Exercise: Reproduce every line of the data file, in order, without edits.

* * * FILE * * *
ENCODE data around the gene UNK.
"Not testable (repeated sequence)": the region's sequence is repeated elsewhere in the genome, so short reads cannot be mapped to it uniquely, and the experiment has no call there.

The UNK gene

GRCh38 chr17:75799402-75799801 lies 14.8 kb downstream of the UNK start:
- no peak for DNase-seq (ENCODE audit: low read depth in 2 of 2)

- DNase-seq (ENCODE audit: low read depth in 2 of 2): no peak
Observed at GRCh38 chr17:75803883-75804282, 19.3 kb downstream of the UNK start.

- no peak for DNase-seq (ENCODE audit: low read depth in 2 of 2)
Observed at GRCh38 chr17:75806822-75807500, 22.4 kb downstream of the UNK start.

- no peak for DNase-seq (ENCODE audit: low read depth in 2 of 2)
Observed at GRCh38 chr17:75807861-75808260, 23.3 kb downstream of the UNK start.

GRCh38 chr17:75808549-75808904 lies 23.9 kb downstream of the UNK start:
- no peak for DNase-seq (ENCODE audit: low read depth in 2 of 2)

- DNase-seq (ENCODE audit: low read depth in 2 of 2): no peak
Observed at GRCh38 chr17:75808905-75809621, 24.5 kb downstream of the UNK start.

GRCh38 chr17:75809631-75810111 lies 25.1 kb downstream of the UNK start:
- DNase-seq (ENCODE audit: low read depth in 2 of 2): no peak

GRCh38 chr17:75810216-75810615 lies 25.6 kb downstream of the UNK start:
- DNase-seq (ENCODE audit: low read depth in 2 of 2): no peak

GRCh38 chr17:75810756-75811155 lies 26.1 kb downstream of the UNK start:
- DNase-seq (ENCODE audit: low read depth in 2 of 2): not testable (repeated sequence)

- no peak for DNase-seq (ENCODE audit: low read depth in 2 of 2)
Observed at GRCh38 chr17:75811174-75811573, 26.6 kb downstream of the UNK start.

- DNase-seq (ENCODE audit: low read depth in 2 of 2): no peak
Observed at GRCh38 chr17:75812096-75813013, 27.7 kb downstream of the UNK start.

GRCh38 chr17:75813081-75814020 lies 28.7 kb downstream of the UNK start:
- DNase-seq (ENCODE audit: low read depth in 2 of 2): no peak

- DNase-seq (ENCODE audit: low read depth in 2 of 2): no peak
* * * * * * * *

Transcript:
ENCODE data around the gene UNK.
"Not testable (repeated sequence)": the region's sequence is repeated elsewhere in the genome, so short reads cannot be mapped to it uniquely, and the experiment has no call there.

The UNK gene

GRCh38 chr17:75799402-75799801 lies 14.8 kb downstream of the UNK start:
- no peak for DNase-seq (ENCODE audit: low read depth in 2 of 2)

- DNase-seq (ENCODE audit: low read depth in 2 of 2): no peak
Observed at GRCh38 chr17:75803883-75804282, 19.3 kb downstream of the UNK start.

- no peak for DNase-seq (ENCODE audit: low read depth in 2 of 2)
Observed at GRCh38 chr17:75806822-75807500, 22.4 kb downstream of the UNK start.

- no peak for DNase-seq (ENCODE audit: low read depth in 2 of 2)
Observed at GRCh38 chr17:75807861-75808260, 23.3 kb downstream of the UNK start.

GRCh38 chr17:75808549-75808904 lies 23.9 kb downstream of the UNK start:
- no peak for DNase-seq (ENCODE audit: low read depth in 2 of 2)

- DNase-seq (ENCODE audit: low read depth in 2 of 2): no peak
Observed at GRCh38 chr17:75808905-75809621, 24.5 kb downstream of the UNK start.

GRCh38 chr17:75809631-75810111 lies 25.1 kb downstream of the UNK start:
- DNase-seq (ENCODE audit: low read depth in 2 of 2): no peak

GRCh38 chr17:75810216-75810615 lies 25.6 kb downstream of the UNK start:
- DNase-seq (ENCODE audit: low read depth in 2 of 2): no peak

GRCh38 chr17:75810756-75811155 lies 26.1 kb downstream of the UNK start:
- DNase-seq (ENCODE audit: low read depth in 2 of 2): not testable (repeated sequence)

- no peak for DNase-seq (ENCODE audit: low read depth in 2 of 2)
Observed at GRCh38 chr17:75811174-75811573, 26.6 kb downstream of the UNK start.

- DNase-seq (ENCODE audit: low read depth in 2 of 2): no peak
Observed at GRCh38 chr17:75812096-75813013, 27.7 kb downstream of the UNK start.

GRCh38 chr17:75813081-75814020 lies 28.7 kb downstream of the UNK start:
- DNase-seq (ENCODE audit: low read depth in 2 of 2): no peak

- DNase-seq (ENCODE audit: low read depth in 2 of 2): no peak